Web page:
I just finished reading Team Topologies by Matthew Skelton and Manuel Pais. While many of its recommendations are geared towards organizations with a large software development organization, I found a lot of great insight for anyone who is part of developing software with more than one or two other people. Team Topologies relentlessly applies Conway’s Law and the “Reverse Conway Maneuver” to building an organization. Conway’s Law simply states that the systems built by an organization will reflect the way that organization communicates. The “Reverse Conway Maneuver” is an application of Conway’s Law: if you want to build a system with a certain architecture, then you need to build the organization to fit that architecture. I discuss this more in Design Your Software Organization Using Conway’s Law.more⇛
I occasionally dabble in programming languages outside of the main few I work in. Because it may be a few years before I get back to a language, I wanted to create a few short example programs that show the basics of a language and that I could keep together in one place. The traditional “Hello World” is too trivial to be an example, so I started working on a specification for examples that is a little more elaborate. I then realized it would be a good way to introduce a new language to any experienced developer. So here we go: I call it Hello Evolved. It’s a work in progress, but you can see it on GitHub today at https://github.com/jimleonardo/hello_evolved. This little project also let me take GitHub’s Copilot, an AI driven code assistant, out for a spin. Copilot complements the concept of Hello Evolved nicely by helping an experienced developer who is working in a new language understand that language, but it isn’t even close to being ready to be a virtual programming partner.more⇛
I don’t have much to talk about this week as we are just back from a mini-vacation and retreat. We were in Lake Geneva, WI for about 5 days to unplug for a little bit and also so my wife could attend a work related retreat. It was nice to unplug, but unplugging meant I didn’t spend much time on https://jimsrules.com. The weather was nice and cool, the leaves were just starting to change, and there was too much nothing to do, if you know what I mean.more⇛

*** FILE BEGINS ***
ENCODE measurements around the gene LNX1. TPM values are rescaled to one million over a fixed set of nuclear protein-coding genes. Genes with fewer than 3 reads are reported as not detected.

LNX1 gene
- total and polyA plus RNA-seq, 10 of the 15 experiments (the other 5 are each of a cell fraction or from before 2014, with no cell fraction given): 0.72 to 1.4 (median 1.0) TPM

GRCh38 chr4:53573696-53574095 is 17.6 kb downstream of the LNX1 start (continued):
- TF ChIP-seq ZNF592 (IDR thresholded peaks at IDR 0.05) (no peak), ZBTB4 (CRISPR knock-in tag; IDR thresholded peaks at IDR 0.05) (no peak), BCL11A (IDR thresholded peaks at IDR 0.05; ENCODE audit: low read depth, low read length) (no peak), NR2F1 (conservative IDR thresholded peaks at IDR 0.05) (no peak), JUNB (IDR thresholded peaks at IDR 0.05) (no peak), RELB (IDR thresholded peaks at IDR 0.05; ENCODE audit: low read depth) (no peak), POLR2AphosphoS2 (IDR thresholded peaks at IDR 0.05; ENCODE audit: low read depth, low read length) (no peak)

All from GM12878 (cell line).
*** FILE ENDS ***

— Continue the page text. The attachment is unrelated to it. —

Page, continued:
AI is making a lot of people nervous. Sometimes for the right reasons, sometimes for the wrong reasons.
What are some right reasons to be nervous about AI? Being nervous about the ability of self-driving cars to safely handle new situations is valid since lives are at stake. Wondering if advancing AI tech will make the rich richer and the poor poorer is also something worth pondering. Will AI-generated deepfakes destroy society? Maybe it sounds alarmist, but it is also a question worth asking. Is facial recognition a tool for good or evil? There are good uses, but do we know how to use facial recognition properly?
I will not tell you how I answer those questions in this post. I’m focusing instead on a question I think should not cause anyone to worry about anything and why some of the responses to the question are harmful. It is a philosophical question: Are AI-generated images actually art?more⇛
This time around, I will be providing a little writing advice. You are probably thinking, “That’s rich, coming from you.” Annnnyyyyywaaayyy…
We all love our acronyms and initialisms. They are part of the modern world, and we can’t escape them even if we wanted to. We even have an initialism for them: TLAs (Three Letter Acronyms). Unfortunately, they are often confusing. Did you mean Mobile Device Management (MDM), Master Data Management (MDM), Multidimensional Data Modeling (MDM), or Miniature Dwarf Mice (MDM)? This time around, I discuss some good practices for defining acronyms that will help us avoid feeling like we’re drowning in Acronym Soup.more⇛
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